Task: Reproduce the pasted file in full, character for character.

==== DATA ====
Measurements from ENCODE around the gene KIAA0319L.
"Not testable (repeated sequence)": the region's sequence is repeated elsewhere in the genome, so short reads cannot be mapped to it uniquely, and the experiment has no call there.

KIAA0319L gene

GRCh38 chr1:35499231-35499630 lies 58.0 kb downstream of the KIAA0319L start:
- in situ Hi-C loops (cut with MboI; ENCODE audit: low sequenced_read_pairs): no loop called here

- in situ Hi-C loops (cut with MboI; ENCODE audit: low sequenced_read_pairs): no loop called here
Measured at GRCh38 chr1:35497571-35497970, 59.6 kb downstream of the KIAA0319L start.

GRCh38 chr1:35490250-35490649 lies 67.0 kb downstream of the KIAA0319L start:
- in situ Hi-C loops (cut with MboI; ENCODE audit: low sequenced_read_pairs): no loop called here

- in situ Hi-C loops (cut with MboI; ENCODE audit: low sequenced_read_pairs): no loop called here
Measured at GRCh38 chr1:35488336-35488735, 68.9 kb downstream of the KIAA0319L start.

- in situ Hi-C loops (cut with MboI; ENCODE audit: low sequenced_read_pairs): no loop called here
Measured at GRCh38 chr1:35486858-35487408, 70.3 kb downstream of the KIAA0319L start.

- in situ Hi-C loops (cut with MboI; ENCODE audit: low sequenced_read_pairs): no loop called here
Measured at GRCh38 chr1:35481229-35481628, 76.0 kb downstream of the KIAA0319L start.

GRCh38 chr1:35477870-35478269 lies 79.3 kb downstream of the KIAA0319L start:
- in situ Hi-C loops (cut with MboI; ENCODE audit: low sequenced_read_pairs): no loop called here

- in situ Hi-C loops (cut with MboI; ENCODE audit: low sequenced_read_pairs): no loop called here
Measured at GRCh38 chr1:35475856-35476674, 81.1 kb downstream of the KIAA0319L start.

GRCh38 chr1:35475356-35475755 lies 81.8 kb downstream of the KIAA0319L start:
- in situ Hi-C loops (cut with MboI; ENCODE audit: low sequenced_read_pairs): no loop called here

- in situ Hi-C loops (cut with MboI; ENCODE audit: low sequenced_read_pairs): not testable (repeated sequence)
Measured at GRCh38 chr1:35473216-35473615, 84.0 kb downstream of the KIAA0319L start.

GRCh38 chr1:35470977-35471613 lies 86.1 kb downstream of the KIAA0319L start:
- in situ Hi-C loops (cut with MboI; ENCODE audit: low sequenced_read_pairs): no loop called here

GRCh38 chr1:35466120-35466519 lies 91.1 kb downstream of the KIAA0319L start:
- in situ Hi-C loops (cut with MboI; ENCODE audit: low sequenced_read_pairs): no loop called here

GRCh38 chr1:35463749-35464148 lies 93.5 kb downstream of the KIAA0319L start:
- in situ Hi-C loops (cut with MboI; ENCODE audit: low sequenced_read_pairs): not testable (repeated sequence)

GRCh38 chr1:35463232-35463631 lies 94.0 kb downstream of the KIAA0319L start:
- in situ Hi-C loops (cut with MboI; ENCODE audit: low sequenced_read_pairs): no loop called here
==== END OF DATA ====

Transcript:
Measurements from ENCODE around the gene KIAA0319L.
"Not testable (repeated sequence)": the region's sequence is repeated elsewhere in the genome, so short reads cannot be mapped to it uniquely, and the experiment has no call there.

KIAA0319L gene

GRCh38 chr1:35499231-35499630 lies 58.0 kb downstream of the KIAA0319L start:
- in situ Hi-C loops (cut with MboI; ENCODE audit: low sequenced_read_pairs): no loop called here

- in situ Hi-C loops (cut with MboI; ENCODE audit: low sequenced_read_pairs): no loop called here
Measured at GRCh38 chr1:35497571-35497970, 59.6 kb downstream of the KIAA0319L start.

GRCh38 chr1:35490250-35490649 lies 67.0 kb downstream of the KIAA0319L start:
- in situ Hi-C loops (cut with MboI; ENCODE audit: low sequenced_read_pairs): no loop called here

- in situ Hi-C loops (cut with MboI; ENCODE audit: low sequenced_read_pairs): no loop called here
Measured at GRCh38 chr1:35488336-35488735, 68.9 kb downstream of the KIAA0319L start.

- in situ Hi-C loops (cut with MboI; ENCODE audit: low sequenced_read_pairs): no loop called here
Measured at GRCh38 chr1:35486858-35487408, 70.3 kb downstream of the KIAA0319L start.

- in situ Hi-C loops (cut with MboI; ENCODE audit: low sequenced_read_pairs): no loop called here
Measured at GRCh38 chr1:35481229-35481628, 76.0 kb downstream of the KIAA0319L start.

GRCh38 chr1:35477870-35478269 lies 79.3 kb downstream of the KIAA0319L start:
- in situ Hi-C loops (cut with MboI; ENCODE audit: low sequenced_read_pairs): no loop called here

- in situ Hi-C loops (cut with MboI; ENCODE audit: low sequenced_read_pairs): no loop called here
Measured at GRCh38 chr1:35475856-35476674, 81.1 kb downstream of the KIAA0319L start.

GRCh38 chr1:35475356-35475755 lies 81.8 kb downstream of the KIAA0319L start:
- in situ Hi-C loops (cut with MboI; ENCODE audit: low sequenced_read_pairs): no loop called here

- in situ Hi-C loops (cut with MboI; ENCODE audit: low sequenced_read_pairs): not testable (repeated sequence)
Measured at GRCh38 chr1:35473216-35473615, 84.0 kb downstream of the KIAA0319L start.

GRCh38 chr1:35470977-35471613 lies 86.1 kb downstream of the KIAA0319L start:
- in situ Hi-C loops (cut with MboI; ENCODE audit: low sequenced_read_pairs): no loop called here

GRCh38 chr1:35466120-35466519 lies 91.1 kb downstream of the KIAA0319L start:
- in situ Hi-C loops (cut with MboI; ENCODE audit: low sequenced_read_pairs): no loop called here

GRCh38 chr1:35463749-35464148 lies 93.5 kb downstream of the KIAA0319L start:
- in situ Hi-C loops (cut with MboI; ENCODE audit: low sequenced_read_pairs): not testable (repeated sequence)

GRCh38 chr1:35463232-35463631 lies 94.0 kb downstream of the KIAA0319L start:
- in situ Hi-C loops (cut with MboI; ENCODE audit: low sequenced_read_pairs): no loop called here